KISS (Keep it Simple Stupid) or Older, Wiser, Simpler
Updated: May 26
Malcolm Gladwell in his book Outliers popularized the theory that anyone can master a skill with 10,000 hours of practice. When you have been practicing podiatry for over 30 years, like I have, you can at least claim to be a master of the most common foot problems.
So what words of wisdom can I give you from 30 years and countless hours of experience in dealing with common foot problems? The first principle in dealing with any foot problem is that treatment needs to be individualized to each patient. The second principle would be that often the simplest treatment proves to be the most effective.
When an 85-year-old patient has a painful area in the front of her foot, it is far better to avoid surgery with a simple insole in the shoe to balance the pressure on the foot, rather than to risk potentially serious surgical complications. There must be a risks vs benefit consideration done. (This is true even though Medicare you and insurances may not pay for the insole and would pay for the surgery!) On the other hand it is a great injustice to perform a temporary removal of a painful ingrown toenail when someone has had that problem many times in the past. That person is much better served by permanently removing the portion of nail that has caused this problem over and over again. They will be done with the problem and not risk future infections.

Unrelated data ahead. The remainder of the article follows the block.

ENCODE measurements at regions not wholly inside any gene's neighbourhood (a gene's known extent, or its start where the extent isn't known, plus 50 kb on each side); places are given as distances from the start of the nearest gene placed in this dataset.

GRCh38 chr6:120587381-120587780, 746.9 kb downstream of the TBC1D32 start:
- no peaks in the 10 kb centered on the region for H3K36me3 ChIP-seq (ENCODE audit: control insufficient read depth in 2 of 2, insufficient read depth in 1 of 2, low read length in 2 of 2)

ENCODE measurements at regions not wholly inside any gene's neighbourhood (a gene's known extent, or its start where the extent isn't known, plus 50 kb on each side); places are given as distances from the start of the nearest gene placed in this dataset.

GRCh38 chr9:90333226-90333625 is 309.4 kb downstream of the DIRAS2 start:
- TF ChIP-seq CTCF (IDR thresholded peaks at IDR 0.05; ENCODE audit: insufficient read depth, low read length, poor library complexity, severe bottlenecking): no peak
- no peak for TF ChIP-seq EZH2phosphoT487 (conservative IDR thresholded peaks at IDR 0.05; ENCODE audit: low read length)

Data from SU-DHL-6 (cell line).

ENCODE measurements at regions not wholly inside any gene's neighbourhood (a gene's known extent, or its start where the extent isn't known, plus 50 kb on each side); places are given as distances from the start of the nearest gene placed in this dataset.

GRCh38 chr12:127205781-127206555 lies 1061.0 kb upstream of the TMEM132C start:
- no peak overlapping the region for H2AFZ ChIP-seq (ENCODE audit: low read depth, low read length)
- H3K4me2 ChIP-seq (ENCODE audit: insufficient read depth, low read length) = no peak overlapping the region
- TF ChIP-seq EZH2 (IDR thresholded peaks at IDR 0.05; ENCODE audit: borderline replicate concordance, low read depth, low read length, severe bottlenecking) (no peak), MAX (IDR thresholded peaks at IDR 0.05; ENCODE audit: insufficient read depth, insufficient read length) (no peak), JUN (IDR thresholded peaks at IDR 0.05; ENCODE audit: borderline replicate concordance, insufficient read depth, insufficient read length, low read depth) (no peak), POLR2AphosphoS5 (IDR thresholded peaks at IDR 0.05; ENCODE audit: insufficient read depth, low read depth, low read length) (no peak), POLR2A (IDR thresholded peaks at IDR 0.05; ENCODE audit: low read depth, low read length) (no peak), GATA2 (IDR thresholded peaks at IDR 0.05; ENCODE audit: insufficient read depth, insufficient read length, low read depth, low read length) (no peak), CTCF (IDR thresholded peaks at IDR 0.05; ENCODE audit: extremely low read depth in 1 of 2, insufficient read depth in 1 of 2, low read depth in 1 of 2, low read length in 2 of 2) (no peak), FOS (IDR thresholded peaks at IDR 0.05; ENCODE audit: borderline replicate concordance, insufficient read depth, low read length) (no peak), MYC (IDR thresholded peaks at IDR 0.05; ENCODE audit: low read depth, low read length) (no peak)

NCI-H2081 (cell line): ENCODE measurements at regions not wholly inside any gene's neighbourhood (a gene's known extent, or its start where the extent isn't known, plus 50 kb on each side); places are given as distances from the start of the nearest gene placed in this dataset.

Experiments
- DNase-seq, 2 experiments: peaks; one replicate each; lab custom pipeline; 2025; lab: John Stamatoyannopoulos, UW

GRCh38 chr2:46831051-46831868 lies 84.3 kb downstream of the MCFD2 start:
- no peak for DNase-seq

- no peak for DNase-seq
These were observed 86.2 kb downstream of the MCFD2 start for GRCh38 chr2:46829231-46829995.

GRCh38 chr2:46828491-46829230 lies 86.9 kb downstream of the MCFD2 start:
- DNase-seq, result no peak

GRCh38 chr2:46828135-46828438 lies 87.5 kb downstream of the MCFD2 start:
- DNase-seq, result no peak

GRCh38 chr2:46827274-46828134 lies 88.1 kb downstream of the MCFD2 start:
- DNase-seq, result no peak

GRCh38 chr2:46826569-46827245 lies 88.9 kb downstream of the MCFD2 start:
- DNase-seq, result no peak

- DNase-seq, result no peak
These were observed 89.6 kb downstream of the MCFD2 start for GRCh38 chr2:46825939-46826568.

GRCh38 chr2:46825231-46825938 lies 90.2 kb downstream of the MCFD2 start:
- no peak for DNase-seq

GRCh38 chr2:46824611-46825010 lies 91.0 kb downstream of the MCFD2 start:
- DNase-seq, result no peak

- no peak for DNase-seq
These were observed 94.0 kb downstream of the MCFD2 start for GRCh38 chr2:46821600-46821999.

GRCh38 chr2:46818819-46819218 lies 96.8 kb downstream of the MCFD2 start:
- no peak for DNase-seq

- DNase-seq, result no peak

The doctrine of simplicity was recently driven home to me by a patient who had bunions removed on both feet by two different doctors at approximately the same time. (Neither of them me) She told me that both bunions look the same before surgery. I only saw her feet and x-rays about five years after the surgeries were performed. One bunionectomy was performed with a very simple procedure using one small wire to hold the bone in place which was later removed. The second surgery used two screws in one bone and one screw in another bone in order to hold everything in place. The second surgery involved more bone cuts and three permanently implanted screws. The results couldn’t be more different. The great toe on the simple bunionectomy foot moved freely and was straight - and looked excellent. But in the foot with the complex bunionectomy procedure the bunion had returned somewhat, and the great toe did not move well. The joint was painful. On x-ray the joint looked arthritic. While this may not be typical, it is not the first time I’ve seen this kind of result. These two bunionectomies drove home the principle that sometimes simple is better. In surgery there is an old maxim that the enemy of good is better. Sometimes simple is better and complex is not always good!